Dirty Dancing: Not in the Corner on Facebook

Old movies don’t die, they live on as Facebook pages. Lionsgate is finding second life in some back titles, showing that a couple decades on, movies like Dirty Dancing still draw big crowds.

Dirty Dancing’s Facebook fan page is now up to over 6.8 million "likes," adding about 150,000 per week. The 1987 movie is the No. 6 most popular movie site all time on Facebook, outpacing more modern franchises like Avatar and Sex and the City. It got to its huge fan base without the benefits of ads.

Lionsgate didn’t start the page. It found a year ago that Dirty Dancing had quite a following in fan-created pages. Lionsgate then worked with Facebook to consolidate the pages into a single, official page that had a total of 700,000 fans.

The entertainment company is treading carefully with the fan base, doing only light promotions for a Dirty Dancing fitness DVD, said Anne Parducci, evp of family and home entertainment marketing at Lionsgate.

"We’re trying to do it in a way so the page doesn’t feel like a giant promotion," Parducci said. "We want this to be a fan base, not a direct marketing tool."

The page is so popular it has the odd distinction of owning a Guinness Book of World Records distinction of the Facebook post with the most comments. (Its Sept. 2010 update marking the anniversary of Dirty Dancing star Patrick Swayze’s death garnered 10,260 comments.)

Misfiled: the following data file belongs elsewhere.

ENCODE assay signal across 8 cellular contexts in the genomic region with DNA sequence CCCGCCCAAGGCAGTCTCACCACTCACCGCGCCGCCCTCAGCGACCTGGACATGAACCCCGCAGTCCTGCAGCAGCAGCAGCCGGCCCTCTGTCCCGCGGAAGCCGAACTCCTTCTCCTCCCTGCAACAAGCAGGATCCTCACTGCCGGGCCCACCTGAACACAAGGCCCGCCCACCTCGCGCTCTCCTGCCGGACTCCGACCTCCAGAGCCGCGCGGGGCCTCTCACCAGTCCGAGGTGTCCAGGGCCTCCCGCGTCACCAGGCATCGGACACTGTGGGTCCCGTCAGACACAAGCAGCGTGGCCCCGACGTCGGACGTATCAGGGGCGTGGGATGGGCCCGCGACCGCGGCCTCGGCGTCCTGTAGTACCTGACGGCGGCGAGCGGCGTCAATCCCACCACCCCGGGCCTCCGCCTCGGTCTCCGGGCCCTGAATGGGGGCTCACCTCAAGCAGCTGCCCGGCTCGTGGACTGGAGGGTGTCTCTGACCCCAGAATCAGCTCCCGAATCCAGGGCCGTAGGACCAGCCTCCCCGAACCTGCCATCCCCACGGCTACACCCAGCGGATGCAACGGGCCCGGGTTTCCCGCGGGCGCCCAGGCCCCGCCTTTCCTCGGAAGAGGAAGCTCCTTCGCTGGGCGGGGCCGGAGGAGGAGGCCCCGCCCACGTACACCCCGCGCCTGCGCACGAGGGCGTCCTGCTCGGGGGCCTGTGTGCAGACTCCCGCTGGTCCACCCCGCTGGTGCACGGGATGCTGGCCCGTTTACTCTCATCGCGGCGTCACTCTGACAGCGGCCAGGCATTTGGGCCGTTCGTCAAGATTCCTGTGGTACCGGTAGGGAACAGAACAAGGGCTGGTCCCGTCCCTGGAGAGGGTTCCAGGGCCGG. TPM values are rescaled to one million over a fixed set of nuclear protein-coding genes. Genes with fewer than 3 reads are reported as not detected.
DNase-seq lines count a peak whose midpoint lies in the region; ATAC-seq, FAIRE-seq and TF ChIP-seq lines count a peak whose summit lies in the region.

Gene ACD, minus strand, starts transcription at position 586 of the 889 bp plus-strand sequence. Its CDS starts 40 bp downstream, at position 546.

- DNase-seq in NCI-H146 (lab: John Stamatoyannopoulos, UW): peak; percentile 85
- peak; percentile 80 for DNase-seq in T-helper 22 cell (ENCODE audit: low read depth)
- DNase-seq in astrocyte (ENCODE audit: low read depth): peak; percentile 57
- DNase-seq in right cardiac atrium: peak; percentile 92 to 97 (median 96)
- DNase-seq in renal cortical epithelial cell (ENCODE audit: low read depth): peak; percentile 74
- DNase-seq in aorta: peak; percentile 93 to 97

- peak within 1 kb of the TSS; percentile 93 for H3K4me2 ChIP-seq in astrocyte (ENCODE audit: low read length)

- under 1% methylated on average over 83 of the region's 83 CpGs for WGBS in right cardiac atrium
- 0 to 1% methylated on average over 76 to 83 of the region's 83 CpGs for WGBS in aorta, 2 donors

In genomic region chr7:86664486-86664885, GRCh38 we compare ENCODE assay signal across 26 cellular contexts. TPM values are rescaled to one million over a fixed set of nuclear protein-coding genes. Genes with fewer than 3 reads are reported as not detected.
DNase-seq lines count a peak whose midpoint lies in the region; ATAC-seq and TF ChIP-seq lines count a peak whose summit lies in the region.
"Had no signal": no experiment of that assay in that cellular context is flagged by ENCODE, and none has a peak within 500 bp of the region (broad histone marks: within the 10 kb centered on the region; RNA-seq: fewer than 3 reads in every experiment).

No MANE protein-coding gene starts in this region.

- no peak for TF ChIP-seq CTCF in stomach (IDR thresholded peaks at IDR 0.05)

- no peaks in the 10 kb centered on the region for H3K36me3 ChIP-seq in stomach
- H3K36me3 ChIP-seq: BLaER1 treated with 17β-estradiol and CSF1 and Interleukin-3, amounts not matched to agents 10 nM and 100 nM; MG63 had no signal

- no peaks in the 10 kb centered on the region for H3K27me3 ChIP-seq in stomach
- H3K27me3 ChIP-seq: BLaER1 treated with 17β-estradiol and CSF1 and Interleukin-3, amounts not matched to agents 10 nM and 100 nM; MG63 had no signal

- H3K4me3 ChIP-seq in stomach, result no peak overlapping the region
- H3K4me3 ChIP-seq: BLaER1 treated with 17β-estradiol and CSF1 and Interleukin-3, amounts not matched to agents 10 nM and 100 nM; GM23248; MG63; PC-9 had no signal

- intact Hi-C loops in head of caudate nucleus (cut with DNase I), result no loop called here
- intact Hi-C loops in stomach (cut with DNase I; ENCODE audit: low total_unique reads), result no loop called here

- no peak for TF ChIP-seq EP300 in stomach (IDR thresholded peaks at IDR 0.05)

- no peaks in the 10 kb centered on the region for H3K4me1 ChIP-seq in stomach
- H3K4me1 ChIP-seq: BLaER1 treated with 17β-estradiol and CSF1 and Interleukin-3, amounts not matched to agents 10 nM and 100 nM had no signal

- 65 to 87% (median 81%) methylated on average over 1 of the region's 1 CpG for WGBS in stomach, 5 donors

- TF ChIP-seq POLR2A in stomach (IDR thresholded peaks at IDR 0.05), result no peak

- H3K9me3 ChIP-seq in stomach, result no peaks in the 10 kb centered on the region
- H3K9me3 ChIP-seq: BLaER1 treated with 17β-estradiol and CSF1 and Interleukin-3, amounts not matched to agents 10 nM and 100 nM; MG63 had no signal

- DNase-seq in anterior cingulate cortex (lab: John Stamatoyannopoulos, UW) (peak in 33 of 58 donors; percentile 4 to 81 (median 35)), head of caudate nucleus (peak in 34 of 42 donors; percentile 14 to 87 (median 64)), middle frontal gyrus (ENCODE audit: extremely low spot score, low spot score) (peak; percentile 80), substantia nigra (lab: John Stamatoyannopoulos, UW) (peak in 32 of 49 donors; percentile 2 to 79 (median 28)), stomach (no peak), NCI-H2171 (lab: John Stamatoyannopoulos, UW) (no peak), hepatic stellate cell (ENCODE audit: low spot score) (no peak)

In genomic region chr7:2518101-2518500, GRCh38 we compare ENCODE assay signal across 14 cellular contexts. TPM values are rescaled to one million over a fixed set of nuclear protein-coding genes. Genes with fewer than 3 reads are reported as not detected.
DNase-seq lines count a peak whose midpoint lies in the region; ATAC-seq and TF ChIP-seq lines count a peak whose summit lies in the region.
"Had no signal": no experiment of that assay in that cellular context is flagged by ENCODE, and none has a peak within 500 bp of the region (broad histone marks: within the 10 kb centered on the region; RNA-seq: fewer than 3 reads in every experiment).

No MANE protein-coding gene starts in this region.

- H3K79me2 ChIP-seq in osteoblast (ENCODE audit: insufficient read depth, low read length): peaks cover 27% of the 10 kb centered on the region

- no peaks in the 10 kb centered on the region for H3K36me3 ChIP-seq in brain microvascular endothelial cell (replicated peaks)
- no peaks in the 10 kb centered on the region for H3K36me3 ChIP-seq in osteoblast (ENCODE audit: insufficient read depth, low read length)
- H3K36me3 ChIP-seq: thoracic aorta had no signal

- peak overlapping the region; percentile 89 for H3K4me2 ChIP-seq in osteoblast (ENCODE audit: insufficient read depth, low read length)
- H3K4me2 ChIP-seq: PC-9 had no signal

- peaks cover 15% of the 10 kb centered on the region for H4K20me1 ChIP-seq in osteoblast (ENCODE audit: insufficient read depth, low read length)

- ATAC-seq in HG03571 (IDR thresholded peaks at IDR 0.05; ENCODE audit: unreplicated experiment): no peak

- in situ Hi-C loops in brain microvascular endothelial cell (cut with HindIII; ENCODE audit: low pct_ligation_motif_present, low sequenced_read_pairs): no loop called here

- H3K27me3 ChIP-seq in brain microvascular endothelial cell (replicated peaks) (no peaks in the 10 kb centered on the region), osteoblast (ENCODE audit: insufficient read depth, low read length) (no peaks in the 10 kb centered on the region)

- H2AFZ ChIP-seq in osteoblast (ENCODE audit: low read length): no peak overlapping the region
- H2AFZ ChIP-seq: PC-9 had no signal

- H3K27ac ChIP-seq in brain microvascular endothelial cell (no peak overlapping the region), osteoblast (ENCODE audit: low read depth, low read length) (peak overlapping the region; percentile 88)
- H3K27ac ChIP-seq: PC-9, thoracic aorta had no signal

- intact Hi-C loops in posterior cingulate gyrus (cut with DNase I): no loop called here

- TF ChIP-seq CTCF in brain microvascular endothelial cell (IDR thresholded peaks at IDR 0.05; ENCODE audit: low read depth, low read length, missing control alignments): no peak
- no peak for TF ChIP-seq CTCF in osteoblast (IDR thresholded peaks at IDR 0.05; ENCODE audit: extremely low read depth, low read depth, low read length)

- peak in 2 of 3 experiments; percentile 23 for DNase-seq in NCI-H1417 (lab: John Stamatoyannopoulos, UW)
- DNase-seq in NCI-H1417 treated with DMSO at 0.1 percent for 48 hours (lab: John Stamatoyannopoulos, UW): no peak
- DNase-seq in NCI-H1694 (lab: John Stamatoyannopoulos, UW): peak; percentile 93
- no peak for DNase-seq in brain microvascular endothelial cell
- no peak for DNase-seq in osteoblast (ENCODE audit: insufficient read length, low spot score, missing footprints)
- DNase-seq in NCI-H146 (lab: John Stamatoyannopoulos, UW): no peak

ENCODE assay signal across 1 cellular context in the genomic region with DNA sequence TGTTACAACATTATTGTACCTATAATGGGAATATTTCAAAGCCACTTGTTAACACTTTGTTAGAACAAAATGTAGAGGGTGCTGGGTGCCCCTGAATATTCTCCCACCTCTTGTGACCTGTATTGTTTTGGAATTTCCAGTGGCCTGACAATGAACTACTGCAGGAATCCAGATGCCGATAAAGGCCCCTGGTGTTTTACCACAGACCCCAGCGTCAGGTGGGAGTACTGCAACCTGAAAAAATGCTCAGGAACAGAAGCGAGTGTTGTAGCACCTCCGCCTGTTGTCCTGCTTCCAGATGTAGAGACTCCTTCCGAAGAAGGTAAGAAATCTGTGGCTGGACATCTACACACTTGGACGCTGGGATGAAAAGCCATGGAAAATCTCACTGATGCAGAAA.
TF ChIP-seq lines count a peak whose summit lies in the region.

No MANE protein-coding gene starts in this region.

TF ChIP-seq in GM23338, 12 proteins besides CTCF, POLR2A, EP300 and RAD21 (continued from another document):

The page saw a surge when Swayze’s costar Jennifer Grey made a run for the crown on Dancing with the Stars last month. The Dirty Dancing page was fully behind Grey, urging fans to vote for her. Grey ended up winning the combination.

The popularity of the page is helpful in subtle ways, such as its use as hard evidence of a passionate fan base for product extensions like a proposed TV show, Parducci said. "You have to prove to yourselves and the world there’s a strong affinity there. It’s real consumer data," she added.

Dirty Dancing is not the only old movie in the Lionsgate stable seeing surges on Facebook. Rambo (800,000), Apocalypse Now (200,000) and Reservoir Dogs (270,000) all have sizable fan bases that Lionsgate hopes to mobilize in the future.